Postoperative complications were associated with increasing age (OR 1.04; p = 0.014; 95% 1.01-1.07), but not with sex (p = 0.968). Thirty-two patients had pre-existing comorbidities but none of these variables were associated with complications (Table III). The most commonly encountered associated injuries were long bone fracture 47% (41/88) and chest injury 31% (28/88); however, no association was found between the presence of associated injuries and the development of early complications. The median ISS was 13 (IQR 9-25; range 4-75) and increased ISS was found not to be associated with an increased risk of complications (p = 0.641). Table IV summarises the adverse events in relation to the fracture pattern. Most fracture types had no correlation with complications except for vertical sacral fractures (OR 0.09; p = 0.008; 95% CI 0.01-0.76) and partial articular acetabular fractures with isolated column and/or wall involvement (AO/OTA type 62A fractures) (OR 3.75; p = 0.014; 95% CI 1.25-11.24).

Descriptive data relating to management of the fractures are provided in Table V. When excluding two patients that were referred more than one year from the time of injury, the mean time to surgery was 15 days (SD 11; range 2-60). A variety of surgical approaches was used. Plate and screw fixation was used in 69 patients, and this was associated with the development of complications. The mean duration of surgery was 139 minutes (SD 61; range 45-323) with a median blood loss of 300 ml (IQR 150-475; range 5-1500). Sixteen patients were admitted to ICU with a median ICU stay of 11 days. Blood transfusion was required in 50% (44/88) patients, and intraoperative transfusion was significantly associated with complications (OR 2.75; p = 0.042; 95% CI 1.02-7.45). Median hospital stay was 19 days (IQR 11-26.5; range 5-138).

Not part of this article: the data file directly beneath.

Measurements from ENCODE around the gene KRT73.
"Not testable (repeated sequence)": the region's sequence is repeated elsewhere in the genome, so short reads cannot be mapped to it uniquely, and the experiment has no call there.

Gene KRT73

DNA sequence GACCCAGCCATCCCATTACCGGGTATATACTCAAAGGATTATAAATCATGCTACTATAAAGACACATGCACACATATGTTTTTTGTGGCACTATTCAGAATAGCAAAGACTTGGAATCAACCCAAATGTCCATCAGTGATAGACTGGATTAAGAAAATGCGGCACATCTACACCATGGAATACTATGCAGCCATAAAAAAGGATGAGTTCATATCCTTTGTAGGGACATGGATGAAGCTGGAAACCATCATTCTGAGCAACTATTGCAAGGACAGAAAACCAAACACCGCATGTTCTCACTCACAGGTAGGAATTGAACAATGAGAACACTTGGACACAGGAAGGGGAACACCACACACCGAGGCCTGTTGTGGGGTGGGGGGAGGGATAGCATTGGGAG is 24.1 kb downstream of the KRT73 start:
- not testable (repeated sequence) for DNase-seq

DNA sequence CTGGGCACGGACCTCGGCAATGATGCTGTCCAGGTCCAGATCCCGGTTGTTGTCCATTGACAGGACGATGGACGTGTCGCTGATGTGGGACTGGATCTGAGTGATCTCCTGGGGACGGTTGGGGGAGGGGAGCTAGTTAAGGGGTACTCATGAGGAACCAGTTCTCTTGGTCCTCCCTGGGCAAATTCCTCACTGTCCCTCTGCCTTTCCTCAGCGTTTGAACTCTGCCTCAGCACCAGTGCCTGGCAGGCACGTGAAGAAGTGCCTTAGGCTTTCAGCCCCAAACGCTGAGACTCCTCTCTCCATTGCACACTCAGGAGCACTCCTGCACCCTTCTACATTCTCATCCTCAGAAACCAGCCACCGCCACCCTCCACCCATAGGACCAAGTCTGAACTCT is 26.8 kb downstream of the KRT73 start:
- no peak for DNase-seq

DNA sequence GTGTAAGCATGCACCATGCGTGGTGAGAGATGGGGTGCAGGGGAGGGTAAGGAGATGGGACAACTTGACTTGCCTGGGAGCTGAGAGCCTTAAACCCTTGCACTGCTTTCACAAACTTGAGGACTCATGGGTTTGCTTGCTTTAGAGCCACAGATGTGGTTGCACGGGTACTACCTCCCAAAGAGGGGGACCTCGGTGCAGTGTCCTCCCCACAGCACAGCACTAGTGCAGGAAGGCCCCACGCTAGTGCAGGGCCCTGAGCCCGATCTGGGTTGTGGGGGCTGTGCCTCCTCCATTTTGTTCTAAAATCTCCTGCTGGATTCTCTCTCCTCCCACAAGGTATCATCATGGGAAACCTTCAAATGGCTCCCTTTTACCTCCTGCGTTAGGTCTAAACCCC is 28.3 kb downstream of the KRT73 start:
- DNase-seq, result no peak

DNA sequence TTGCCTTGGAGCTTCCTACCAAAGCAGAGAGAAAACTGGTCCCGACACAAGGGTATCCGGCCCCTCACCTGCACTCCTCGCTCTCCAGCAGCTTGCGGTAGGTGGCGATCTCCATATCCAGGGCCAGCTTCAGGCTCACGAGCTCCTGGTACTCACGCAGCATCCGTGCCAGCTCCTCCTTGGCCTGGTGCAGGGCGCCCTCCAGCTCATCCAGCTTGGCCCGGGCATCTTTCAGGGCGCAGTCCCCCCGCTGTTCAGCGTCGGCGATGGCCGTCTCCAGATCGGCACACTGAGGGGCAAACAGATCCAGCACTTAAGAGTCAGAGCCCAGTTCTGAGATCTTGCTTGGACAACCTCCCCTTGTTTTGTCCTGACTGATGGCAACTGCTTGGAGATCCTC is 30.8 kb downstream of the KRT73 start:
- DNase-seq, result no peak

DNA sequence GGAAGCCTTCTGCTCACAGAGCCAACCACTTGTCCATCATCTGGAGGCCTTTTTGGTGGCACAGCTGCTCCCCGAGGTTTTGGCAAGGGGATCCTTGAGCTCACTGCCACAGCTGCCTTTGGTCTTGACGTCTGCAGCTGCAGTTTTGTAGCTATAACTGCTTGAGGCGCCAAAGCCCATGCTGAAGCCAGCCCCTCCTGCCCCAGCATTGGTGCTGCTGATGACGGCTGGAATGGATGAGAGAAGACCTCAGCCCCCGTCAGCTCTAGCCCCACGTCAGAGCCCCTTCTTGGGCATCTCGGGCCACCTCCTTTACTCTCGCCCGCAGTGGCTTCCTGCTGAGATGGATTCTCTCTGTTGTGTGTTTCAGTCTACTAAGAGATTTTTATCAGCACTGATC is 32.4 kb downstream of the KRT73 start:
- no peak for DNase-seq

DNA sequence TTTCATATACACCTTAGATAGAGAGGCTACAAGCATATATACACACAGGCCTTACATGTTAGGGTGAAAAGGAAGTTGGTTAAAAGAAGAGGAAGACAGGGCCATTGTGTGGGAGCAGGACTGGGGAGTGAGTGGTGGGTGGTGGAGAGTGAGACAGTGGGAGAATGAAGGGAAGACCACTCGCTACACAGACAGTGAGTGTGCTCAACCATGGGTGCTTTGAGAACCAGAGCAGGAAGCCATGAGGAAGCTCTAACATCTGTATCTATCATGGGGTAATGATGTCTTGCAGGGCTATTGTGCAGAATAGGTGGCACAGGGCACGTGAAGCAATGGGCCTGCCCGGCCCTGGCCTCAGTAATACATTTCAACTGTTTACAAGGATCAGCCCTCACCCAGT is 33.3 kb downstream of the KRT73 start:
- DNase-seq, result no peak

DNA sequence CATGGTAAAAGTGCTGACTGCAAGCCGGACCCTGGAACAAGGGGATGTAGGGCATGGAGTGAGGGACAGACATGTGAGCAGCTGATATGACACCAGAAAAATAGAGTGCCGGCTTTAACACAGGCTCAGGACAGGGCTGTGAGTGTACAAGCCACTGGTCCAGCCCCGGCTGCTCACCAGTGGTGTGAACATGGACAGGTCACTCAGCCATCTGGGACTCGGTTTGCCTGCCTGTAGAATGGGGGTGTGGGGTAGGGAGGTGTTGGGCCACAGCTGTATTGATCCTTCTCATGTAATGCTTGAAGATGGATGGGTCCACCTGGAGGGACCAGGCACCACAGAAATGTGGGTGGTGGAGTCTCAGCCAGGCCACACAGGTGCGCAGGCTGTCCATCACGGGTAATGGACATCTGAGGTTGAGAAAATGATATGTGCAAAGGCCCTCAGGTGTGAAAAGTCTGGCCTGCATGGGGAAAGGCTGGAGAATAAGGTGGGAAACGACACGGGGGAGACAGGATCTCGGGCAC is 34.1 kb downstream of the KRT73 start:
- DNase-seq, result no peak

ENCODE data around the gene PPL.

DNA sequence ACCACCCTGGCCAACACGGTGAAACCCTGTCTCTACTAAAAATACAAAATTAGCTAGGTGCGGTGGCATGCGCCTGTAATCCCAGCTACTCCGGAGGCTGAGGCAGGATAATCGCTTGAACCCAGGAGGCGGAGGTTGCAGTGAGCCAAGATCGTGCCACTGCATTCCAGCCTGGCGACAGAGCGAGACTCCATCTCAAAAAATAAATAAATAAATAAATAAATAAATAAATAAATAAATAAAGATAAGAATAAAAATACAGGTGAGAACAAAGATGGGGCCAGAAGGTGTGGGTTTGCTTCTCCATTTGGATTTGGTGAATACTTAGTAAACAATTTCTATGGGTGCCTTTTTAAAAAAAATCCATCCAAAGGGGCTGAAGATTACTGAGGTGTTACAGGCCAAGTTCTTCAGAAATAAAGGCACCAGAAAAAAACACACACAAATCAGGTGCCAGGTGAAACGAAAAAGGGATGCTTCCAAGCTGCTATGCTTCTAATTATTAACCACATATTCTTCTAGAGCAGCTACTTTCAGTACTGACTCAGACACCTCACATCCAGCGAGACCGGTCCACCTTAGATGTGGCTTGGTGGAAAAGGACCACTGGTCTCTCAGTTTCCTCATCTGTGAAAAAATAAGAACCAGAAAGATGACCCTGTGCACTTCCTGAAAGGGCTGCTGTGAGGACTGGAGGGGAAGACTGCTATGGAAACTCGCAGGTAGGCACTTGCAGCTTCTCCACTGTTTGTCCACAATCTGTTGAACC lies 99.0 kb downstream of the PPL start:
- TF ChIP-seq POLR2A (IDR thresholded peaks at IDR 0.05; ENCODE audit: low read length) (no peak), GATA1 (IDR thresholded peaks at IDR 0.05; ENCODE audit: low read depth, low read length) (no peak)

Treatment-related factors associated with the development of complications on univariate analysis were Kocher-Langenbeck approach (OR 4.68; p = 0.001; 95% CI 1.87-11.70); plate fixation (OR 4.89; p = 0.018; 95% CI 1.3-18.31); posterior wall fixation (OR 4.17; p = 0.002 95% CI 1.66-10.47); and intraoperative blood transfusion (OR 2.76; p = 0.042; 95% CI 1.02-7.45).

Multivariate regression modelling (p < 0.001) revealed that only older patient age (OR 1.04; p = 0.040; 95% CI 1.00-1.08), Kocher-Langenbeck surgical approach, (OR 4.72; p = 0.003; 95% CI 1.67-13.28) and increased duration of follow-up (OR 1.1; p = 0.005; 95% CI 1.03-1.19) remained independently associated with the occurrence of complications.